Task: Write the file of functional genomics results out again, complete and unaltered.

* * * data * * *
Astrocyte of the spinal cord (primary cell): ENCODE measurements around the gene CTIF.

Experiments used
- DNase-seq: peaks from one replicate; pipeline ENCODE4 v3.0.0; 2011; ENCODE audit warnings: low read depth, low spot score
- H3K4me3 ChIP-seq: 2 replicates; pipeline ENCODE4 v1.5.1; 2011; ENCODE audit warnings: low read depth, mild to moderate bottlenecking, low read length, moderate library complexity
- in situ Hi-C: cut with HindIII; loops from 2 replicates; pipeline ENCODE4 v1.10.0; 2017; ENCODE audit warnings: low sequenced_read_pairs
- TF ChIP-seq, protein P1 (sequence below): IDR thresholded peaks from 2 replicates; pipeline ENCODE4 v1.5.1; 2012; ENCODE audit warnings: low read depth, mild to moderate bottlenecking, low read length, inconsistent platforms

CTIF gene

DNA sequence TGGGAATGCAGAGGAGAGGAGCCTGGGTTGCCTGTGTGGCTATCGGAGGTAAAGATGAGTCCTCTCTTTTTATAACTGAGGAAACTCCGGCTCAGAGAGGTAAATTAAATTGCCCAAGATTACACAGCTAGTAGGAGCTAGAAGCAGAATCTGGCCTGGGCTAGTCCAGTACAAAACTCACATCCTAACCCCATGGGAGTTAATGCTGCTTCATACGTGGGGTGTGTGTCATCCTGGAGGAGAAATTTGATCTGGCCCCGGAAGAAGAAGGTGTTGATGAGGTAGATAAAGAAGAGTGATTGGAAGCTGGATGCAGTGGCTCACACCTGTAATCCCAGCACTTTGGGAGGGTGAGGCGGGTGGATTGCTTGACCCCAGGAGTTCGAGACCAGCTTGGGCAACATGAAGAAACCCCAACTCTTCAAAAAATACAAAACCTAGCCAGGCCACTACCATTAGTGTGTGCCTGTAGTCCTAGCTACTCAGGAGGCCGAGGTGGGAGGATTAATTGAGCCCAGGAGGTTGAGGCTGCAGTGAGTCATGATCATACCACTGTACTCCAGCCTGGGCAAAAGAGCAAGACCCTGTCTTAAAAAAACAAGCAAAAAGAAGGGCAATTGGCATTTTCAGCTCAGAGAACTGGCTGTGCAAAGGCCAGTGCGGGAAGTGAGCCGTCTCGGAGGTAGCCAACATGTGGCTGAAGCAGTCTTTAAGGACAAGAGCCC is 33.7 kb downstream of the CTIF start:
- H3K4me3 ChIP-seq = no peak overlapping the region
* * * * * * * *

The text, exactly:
Astrocyte of the spinal cord (primary cell): ENCODE measurements around the gene CTIF.

Experiments used
- DNase-seq: peaks from one replicate; pipeline ENCODE4 v3.0.0; 2011; ENCODE audit warnings: low read depth, low spot score
- H3K4me3 ChIP-seq: 2 replicates; pipeline ENCODE4 v1.5.1; 2011; ENCODE audit warnings: low read depth, mild to moderate bottlenecking, low read length, moderate library complexity
- in situ Hi-C: cut with HindIII; loops from 2 replicates; pipeline ENCODE4 v1.10.0; 2017; ENCODE audit warnings: low sequenced_read_pairs
- TF ChIP-seq, protein P1 (sequence below): IDR thresholded peaks from 2 replicates; pipeline ENCODE4 v1.5.1; 2012; ENCODE audit warnings: low read depth, mild to moderate bottlenecking, low read length, inconsistent platforms

CTIF gene

DNA sequence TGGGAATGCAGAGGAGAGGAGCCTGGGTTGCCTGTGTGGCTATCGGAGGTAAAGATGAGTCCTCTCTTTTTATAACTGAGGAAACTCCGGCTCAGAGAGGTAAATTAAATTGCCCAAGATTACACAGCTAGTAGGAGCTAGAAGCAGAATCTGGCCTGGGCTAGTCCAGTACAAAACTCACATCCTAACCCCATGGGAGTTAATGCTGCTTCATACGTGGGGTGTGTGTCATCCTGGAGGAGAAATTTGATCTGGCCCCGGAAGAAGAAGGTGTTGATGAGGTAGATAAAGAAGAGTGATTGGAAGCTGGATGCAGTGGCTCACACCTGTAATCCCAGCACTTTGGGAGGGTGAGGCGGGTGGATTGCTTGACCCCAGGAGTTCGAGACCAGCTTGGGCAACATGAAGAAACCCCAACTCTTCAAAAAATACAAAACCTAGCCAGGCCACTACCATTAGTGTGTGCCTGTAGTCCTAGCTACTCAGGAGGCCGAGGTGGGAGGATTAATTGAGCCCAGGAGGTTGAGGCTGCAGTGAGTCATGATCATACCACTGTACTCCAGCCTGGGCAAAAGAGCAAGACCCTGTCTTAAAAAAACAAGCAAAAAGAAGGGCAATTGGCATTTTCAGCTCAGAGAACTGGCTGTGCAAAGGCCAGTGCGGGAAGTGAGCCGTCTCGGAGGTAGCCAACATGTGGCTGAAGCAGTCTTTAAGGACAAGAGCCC is 33.7 kb downstream of the CTIF start:
- H3K4me3 ChIP-seq = no peak overlapping the region